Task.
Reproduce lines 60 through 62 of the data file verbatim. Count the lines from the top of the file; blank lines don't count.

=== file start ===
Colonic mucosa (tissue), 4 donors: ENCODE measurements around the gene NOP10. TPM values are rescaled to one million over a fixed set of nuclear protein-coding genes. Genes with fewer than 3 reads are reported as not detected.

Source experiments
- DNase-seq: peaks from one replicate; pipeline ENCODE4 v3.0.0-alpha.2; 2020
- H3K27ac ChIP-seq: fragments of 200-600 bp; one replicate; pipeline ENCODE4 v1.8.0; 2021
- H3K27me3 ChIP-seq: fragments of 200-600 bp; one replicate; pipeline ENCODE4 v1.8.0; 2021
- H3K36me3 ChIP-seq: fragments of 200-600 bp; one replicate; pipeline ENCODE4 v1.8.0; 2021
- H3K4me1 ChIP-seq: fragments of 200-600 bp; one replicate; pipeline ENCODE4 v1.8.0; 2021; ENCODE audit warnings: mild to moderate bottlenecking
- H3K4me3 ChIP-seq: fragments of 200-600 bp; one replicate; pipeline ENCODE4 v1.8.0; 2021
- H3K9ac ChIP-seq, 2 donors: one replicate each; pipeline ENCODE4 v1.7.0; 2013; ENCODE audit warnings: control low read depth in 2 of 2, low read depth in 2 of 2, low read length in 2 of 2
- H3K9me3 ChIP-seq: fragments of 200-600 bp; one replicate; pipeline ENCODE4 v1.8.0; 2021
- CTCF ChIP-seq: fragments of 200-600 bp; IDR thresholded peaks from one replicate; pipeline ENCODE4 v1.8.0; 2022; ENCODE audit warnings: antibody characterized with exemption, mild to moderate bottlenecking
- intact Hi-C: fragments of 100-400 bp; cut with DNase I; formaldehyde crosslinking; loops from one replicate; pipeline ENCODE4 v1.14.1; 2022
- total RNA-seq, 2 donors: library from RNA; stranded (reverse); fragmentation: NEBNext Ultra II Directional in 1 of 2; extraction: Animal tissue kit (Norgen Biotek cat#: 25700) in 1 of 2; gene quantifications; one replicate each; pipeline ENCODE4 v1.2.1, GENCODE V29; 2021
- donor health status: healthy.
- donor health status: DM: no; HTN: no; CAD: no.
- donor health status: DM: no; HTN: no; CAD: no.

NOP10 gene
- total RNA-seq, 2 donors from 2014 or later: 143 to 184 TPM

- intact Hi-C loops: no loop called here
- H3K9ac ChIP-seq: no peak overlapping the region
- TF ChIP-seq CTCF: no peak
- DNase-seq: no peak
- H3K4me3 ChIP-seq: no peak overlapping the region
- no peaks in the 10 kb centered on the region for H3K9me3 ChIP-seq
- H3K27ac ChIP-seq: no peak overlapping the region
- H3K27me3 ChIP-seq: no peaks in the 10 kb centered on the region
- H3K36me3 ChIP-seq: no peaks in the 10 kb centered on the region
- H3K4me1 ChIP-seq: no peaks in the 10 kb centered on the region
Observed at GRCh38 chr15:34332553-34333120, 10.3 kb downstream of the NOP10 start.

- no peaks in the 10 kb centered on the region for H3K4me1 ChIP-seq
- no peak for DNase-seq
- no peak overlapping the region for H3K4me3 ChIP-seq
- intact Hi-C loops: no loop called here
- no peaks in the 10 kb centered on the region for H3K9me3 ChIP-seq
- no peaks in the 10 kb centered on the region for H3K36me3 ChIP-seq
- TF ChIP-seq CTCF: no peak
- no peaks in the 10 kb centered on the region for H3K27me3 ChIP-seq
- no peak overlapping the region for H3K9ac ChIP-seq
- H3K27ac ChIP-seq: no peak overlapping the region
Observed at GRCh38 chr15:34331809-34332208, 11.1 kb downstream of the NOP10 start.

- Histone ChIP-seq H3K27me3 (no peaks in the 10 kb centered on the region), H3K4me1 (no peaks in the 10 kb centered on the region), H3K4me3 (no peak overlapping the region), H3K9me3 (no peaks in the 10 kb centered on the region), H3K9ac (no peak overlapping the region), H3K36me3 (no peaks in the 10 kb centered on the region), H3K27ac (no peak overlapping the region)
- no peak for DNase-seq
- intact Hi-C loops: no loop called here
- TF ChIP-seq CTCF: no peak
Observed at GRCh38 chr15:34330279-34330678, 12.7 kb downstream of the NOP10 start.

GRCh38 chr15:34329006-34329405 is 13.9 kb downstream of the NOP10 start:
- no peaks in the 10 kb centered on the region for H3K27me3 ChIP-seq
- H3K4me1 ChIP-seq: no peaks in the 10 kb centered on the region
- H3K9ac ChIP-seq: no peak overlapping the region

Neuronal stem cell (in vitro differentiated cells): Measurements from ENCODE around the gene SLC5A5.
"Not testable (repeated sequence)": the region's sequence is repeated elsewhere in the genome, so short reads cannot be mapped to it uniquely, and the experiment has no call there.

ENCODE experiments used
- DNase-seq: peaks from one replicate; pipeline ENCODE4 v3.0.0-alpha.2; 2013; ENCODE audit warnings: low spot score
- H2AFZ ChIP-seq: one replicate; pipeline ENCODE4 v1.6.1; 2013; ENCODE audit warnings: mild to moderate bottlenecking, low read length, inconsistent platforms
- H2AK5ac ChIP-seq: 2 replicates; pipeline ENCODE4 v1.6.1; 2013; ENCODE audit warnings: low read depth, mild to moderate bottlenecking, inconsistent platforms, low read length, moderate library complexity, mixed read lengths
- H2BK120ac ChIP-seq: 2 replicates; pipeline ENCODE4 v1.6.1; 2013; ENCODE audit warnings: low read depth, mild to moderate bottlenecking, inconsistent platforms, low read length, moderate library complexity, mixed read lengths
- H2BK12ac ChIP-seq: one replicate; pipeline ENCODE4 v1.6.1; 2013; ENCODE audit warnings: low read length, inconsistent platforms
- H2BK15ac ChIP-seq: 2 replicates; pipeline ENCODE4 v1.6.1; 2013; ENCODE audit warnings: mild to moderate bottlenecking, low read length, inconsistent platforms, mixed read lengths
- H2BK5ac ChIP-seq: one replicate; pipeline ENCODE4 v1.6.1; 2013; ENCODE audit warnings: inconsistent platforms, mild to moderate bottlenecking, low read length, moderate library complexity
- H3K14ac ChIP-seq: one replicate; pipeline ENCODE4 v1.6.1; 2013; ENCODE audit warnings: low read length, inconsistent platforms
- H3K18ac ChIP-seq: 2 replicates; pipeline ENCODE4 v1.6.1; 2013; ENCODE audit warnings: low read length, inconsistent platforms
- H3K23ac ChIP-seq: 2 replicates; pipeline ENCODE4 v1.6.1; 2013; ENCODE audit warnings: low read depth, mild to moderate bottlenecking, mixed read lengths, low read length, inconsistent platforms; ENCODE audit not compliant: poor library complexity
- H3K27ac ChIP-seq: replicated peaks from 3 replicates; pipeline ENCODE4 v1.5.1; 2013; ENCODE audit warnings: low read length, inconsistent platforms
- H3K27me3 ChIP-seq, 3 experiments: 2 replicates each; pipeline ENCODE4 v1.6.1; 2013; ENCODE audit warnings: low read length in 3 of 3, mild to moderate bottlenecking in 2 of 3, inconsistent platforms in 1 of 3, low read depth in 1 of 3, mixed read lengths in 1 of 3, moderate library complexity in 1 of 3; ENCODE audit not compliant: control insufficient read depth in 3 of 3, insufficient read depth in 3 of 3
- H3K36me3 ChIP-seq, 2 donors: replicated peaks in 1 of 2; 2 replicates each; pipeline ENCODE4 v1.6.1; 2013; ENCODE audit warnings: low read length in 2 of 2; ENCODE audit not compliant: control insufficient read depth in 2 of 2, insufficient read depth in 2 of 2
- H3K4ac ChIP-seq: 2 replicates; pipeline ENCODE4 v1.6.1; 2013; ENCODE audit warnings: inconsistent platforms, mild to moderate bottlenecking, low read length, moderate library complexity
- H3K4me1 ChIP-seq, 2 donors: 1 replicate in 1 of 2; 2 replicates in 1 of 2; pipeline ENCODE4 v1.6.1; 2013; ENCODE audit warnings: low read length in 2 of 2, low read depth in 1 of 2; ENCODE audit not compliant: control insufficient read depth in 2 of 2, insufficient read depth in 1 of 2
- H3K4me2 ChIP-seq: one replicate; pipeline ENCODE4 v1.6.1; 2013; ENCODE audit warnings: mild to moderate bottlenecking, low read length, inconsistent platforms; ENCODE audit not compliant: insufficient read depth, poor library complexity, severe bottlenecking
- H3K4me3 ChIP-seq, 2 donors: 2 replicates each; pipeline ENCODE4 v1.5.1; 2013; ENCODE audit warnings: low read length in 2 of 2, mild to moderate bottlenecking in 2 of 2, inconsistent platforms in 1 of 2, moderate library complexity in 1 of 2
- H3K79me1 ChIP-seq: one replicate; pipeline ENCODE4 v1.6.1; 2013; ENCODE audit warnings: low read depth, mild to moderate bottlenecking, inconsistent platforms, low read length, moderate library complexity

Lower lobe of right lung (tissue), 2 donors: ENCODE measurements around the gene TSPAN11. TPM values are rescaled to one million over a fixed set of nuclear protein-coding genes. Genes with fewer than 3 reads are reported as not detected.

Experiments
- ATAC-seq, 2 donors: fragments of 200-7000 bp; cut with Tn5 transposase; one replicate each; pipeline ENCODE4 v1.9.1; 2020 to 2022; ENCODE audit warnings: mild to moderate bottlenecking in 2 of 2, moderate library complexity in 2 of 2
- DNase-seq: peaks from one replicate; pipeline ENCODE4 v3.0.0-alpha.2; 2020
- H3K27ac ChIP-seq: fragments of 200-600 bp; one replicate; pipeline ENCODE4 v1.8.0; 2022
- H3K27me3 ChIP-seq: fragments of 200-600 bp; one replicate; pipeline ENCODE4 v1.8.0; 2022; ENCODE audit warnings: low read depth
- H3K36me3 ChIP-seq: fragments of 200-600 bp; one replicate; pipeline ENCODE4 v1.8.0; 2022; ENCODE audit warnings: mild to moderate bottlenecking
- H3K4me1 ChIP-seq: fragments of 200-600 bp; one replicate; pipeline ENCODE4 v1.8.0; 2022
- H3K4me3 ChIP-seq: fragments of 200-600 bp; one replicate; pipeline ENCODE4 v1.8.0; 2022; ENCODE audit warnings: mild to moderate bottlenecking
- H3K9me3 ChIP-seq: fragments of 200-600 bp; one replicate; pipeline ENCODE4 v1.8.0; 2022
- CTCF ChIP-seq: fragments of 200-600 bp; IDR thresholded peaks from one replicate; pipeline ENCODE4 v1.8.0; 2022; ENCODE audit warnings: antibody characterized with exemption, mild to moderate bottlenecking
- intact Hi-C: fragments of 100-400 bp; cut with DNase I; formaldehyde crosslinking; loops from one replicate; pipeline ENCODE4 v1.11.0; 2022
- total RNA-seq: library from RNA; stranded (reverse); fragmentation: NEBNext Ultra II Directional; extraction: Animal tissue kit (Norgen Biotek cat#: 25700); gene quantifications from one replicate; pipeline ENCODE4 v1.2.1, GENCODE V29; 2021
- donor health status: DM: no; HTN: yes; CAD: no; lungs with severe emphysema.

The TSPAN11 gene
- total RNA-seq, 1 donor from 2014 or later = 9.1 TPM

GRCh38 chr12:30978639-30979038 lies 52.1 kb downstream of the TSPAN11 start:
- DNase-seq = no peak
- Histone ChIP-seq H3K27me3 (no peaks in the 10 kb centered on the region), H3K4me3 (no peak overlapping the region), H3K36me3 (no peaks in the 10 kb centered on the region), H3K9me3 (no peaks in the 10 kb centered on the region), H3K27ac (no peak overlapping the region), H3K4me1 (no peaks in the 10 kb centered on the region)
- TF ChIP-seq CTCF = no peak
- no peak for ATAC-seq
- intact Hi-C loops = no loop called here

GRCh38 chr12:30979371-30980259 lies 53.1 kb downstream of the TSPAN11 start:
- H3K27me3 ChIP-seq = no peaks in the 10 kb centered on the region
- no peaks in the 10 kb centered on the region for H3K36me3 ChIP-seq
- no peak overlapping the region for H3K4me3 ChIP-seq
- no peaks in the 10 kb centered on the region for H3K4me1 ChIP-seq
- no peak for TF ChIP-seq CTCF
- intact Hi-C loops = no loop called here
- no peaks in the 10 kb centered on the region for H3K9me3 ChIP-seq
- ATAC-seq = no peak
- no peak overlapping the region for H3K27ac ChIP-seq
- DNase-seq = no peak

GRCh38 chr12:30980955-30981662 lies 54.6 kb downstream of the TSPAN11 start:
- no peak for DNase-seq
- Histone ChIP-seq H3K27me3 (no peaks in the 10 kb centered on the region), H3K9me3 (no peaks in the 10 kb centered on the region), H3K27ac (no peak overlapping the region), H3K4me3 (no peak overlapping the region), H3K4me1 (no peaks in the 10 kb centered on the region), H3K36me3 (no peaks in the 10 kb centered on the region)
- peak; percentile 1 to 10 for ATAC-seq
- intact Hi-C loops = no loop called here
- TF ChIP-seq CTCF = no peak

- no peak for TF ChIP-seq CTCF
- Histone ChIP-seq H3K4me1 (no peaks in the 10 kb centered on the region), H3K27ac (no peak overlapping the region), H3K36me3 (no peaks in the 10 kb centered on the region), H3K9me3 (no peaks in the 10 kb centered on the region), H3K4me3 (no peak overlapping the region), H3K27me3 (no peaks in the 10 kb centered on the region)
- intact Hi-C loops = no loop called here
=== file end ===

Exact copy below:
- H3K14ac ChIP-seq: one replicate; pipeline ENCODE4 v1.6.1; 2013; ENCODE audit warnings: low read length, inconsistent platforms
- H3K18ac ChIP-seq: 2 replicates; pipeline ENCODE4 v1.6.1; 2013; ENCODE audit warnings: low read length, inconsistent platforms
- H3K23ac ChIP-seq: 2 replicates; pipeline ENCODE4 v1.6.1; 2013; ENCODE audit warnings: low read depth, mild to moderate bottlenecking, mixed read lengths, low read length, inconsistent platforms; ENCODE audit not compliant: poor library complexity